... the best you ever had, the best you ever had is just a memory. And those dreams - not as daft as they seem, not as daft as they seem, my love, when you dream them up...
I did my life back to front. I’m convinced of this. If my theory is right, then I am steadily regressing towards old age. By the time I’m eighty, I shall be happily hot-wiring disability carts and mixing crystal meth in with my Birds’ Instant Trifle.
Luckily for me I live in a city where such a regression goes by unnoticed. I’m camouflaged in the place that defines itself by its bohemian and hedonistic status. I can stay as young as I like, for as long as I like. I can work in my unstable, irregular job, have my increasingly peculiar writing habits, inhabit my strange social life and incestuous relationships and no one bats an eyelid.
Brighton is the Dorian Gray of the South-East. And I might think that because I now live in Hove, sandwiched between The Willows nursing home and Otello's, the organic free-range, local shop where they charge four pounds for a tin of Polish soup made from lard, that this might alter things. But it doesn’t. My anonymity here makes it even easier to disappear into my life, into my small attic flat where I can hear the waves at night if I concentrate really hard and no permanent lover enters.
Which is of course what I’m really getting to here. Stable relationships. Don’t you just love ‘em? Cosying-up of a Friday night with your fifth DVD from LoveFilm because, in a fit of Let’s watch all of Herzog’s masterpieces, even though we turned them all off half-way last time, you ticked the box “Unlimited’. And now you’re sitting there, wishing you’d gone for 40-Year-Old-Virgin instead of watching Klaus Kinski lose his mind on a festering boat with some monkeys.
I digress. So you’re sat on the couch, with your 2-for-1 pizza and your Ben & Jerry's, unable to move because of the twelve thousand calories in your stomach. And then, out of the blue, there’s one those inexplicable moments of deep affection. Perhaps one of you casually brushes the other’s ear with your mouth as you whisper into it, or one of you flashes a smile that says you doesn’t really care about Klaus, or the monkeys, or even that great story about Herzog getting shot during a live interview. No. You both know it. Because for tonight, and for the foreseeable future, you are each other’s and will be sleeping in each other’s arms (or at least within shoving distance) until dawn breaks.
Awww. I remember that. The days of long-term relationships. Now I know at least one person who might read this and proclaim “But you had a bloody relationship of two years up until just over a year ago!” I agree, and maybe I shouldn’t be talking as though I’ve not known that kind of intimacy for a decade. It’s kind of insulting to those who haven’t. And a lot of long-term relationships are far from happy. But it’s more that I’m interested in how, aged fifteen, I embarked upon a relationship that was to last nine years and then followed it up with one that went on for five years. And how, after they finished, aged thirty, my ability to sustain a relationship has been patchy at best. At the age when everyone else is either getting married, popping out babies or, in the least, mooning over them in Costa, I’ve been having ‘scenes’, ‘flings’, ‘things’, ‘goings-on’, ‘special friendships’ and the worst, ‘connections’. This is the kind of thing that should have disappeared in my mid-twenties along with living in communities, sharing boyfriends and thinking I could get Enlightened by having a nervous breakdown in India.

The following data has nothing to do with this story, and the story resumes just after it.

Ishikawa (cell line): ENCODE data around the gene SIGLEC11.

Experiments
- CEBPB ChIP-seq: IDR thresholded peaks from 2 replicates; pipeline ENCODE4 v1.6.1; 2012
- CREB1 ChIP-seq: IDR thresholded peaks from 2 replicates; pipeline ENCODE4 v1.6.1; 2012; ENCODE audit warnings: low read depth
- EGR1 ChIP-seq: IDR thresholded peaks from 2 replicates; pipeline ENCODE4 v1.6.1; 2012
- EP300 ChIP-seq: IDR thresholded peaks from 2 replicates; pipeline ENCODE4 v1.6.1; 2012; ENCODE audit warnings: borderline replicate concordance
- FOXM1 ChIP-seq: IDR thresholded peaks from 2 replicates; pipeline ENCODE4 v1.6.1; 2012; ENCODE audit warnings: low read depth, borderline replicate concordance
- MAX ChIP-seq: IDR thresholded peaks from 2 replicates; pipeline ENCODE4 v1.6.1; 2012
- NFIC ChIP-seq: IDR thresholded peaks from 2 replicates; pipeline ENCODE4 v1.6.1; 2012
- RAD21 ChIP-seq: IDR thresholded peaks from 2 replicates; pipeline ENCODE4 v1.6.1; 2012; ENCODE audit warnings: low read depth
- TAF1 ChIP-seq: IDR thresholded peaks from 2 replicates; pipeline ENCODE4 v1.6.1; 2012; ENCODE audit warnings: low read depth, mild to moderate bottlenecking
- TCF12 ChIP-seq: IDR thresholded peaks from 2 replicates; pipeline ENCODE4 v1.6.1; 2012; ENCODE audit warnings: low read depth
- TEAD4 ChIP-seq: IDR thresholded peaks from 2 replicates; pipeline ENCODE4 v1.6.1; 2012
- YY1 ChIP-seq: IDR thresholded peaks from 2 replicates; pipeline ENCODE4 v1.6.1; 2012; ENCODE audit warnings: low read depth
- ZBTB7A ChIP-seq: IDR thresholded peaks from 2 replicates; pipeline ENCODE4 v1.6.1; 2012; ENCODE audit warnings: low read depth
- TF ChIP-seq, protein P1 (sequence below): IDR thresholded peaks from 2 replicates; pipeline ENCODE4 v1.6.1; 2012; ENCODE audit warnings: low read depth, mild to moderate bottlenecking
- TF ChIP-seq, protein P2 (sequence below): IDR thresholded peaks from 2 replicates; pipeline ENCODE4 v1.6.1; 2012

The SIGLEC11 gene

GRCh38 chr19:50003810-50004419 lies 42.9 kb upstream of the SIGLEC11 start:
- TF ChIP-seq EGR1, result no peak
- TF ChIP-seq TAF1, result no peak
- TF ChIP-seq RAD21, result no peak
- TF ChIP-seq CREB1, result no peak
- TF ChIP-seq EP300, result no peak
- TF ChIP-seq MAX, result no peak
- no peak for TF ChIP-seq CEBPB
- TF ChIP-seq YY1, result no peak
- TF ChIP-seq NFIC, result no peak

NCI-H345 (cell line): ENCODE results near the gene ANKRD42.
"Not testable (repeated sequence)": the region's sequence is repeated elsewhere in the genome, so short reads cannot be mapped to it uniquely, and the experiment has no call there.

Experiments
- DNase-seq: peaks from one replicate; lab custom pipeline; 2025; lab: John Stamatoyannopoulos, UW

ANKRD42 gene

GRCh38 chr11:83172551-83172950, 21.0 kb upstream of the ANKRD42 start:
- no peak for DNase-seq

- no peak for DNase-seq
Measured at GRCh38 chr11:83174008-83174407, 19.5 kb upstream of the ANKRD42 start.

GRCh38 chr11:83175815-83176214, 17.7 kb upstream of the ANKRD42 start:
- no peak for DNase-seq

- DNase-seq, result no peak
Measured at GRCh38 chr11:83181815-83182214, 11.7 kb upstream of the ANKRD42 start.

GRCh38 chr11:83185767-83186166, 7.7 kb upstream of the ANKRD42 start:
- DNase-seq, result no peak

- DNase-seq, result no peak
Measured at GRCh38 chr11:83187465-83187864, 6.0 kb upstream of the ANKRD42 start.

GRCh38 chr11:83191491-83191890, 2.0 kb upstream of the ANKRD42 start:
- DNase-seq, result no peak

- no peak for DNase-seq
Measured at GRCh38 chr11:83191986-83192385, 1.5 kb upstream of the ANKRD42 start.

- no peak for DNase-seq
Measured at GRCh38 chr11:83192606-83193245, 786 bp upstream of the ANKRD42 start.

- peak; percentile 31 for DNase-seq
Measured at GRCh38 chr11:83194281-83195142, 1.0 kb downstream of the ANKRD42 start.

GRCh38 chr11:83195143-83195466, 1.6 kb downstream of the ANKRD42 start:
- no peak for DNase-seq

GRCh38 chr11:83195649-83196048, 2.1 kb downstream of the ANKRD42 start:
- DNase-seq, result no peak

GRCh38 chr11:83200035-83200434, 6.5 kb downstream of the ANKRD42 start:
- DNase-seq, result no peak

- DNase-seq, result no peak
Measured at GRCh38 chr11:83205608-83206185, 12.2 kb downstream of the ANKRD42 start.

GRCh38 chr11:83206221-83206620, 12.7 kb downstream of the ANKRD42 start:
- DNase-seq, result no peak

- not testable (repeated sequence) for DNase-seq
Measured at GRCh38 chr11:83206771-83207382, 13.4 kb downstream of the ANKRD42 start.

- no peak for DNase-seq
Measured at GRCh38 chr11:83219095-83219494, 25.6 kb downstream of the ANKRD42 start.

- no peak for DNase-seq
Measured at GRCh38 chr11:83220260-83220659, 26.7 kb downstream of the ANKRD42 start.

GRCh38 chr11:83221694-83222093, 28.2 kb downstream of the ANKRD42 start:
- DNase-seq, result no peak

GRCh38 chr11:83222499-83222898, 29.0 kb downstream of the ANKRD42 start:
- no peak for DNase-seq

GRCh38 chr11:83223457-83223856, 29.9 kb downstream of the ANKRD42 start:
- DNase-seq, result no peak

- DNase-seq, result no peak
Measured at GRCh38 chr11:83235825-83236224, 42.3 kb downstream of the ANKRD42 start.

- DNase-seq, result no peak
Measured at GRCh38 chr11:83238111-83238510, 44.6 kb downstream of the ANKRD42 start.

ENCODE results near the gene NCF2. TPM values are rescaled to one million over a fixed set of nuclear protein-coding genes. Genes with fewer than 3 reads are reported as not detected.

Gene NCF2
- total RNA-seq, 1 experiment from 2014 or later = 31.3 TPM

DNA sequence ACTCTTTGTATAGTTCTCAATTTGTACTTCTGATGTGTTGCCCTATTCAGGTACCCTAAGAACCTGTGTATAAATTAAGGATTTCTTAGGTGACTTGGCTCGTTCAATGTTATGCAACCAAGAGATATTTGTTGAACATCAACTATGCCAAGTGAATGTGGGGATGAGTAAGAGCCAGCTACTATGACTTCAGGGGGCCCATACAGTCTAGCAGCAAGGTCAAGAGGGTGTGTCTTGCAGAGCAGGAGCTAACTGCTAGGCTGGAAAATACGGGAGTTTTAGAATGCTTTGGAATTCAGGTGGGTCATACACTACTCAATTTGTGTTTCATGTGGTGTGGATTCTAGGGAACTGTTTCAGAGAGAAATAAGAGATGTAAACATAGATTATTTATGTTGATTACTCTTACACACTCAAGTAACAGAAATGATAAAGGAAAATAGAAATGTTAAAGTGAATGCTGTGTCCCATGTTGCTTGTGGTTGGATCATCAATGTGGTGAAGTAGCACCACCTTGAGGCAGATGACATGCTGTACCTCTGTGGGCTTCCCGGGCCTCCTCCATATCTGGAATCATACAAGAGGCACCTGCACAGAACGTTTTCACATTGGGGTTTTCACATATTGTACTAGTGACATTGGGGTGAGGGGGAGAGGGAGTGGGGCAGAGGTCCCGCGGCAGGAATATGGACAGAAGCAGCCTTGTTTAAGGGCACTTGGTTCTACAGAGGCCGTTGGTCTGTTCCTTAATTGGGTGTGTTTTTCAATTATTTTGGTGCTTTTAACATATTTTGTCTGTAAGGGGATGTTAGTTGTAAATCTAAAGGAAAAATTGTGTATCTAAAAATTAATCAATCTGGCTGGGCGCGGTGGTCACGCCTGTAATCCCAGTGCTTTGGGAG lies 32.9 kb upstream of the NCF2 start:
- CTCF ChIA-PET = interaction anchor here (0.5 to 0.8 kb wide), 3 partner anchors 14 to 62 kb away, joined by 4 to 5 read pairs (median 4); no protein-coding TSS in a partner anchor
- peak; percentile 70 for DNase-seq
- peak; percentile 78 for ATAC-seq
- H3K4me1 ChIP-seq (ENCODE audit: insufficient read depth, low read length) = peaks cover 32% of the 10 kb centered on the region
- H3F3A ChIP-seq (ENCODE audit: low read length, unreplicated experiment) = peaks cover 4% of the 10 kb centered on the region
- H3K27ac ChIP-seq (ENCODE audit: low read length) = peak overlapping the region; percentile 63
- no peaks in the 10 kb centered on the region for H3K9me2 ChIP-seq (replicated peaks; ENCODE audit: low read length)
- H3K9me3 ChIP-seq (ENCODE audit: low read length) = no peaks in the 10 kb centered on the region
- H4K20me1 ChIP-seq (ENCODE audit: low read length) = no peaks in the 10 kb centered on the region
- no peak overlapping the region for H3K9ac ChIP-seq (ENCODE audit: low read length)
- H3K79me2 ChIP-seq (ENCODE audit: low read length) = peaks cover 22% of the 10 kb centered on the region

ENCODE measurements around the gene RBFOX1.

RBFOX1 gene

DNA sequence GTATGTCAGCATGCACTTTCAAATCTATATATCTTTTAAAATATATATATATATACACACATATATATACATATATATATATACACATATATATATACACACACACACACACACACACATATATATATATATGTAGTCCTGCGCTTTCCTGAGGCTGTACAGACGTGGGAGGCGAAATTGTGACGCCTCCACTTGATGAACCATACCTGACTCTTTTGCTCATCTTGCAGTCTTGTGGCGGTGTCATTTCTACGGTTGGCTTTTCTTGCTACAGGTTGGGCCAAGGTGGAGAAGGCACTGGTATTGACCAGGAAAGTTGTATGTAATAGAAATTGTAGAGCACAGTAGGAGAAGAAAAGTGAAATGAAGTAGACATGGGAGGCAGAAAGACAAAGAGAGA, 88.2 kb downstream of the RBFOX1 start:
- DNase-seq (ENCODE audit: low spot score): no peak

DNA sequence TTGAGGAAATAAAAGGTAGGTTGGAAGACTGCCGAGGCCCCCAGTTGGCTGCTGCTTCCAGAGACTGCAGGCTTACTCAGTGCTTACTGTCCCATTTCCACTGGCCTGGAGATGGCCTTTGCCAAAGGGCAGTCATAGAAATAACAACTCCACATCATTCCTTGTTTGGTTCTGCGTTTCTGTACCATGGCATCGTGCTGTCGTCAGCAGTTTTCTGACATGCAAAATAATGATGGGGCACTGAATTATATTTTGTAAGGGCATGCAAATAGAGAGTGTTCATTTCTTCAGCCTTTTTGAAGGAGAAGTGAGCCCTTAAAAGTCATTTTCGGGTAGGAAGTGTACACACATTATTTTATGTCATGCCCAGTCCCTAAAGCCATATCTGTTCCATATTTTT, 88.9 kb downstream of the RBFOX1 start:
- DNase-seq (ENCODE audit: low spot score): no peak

But I'm looking on the bright side. In fact I'm reclaiming my ever-increasing inability to move towards any kind of romantic stability, (as well as dignified job status, secure financial standing etc). After all, as numerous people have said to me recently, a slight twang of pity in their voices “Hey, it’s all good writing material!” Oh indeed it is. And not only that, I’m realising what my greatest fear in life is (apart from obvious things like tidal waves, climate change, choking to death on cupcakes, and all those other things I don’t want to tempt fate with by mentioning). It’s ending up stuck. Bored. Trapped. Claustrophobic. No way out, even if you know where the exit is. Like in Batman, when he's locked in a room and the baddie presses a button and the ceiling starts slowly coming down. I've been there and I don't want to end up like that again. Like the subject of this Arctic Monkeys song I quoted at the start of this post.
We all walk a wobbly line between sharing and loneliness, and we walk it whether we're in a relationship or not. And when does closeness turn to settling down turn to dependence turn to choking with indifference on your pork chop every Sunday? And at what point do we solitary commitment-phobes stop running?
You used to get it in your fishnets/Now you only get it in your night dress/Discarded all the naughty nights for niceness/Landed in a very common crisis/Everything's in order in a black hole/Nothing seems as pretty as the past though/That Bloody Mary's lacking a Tabasco/Remember when you used to be a rascal? …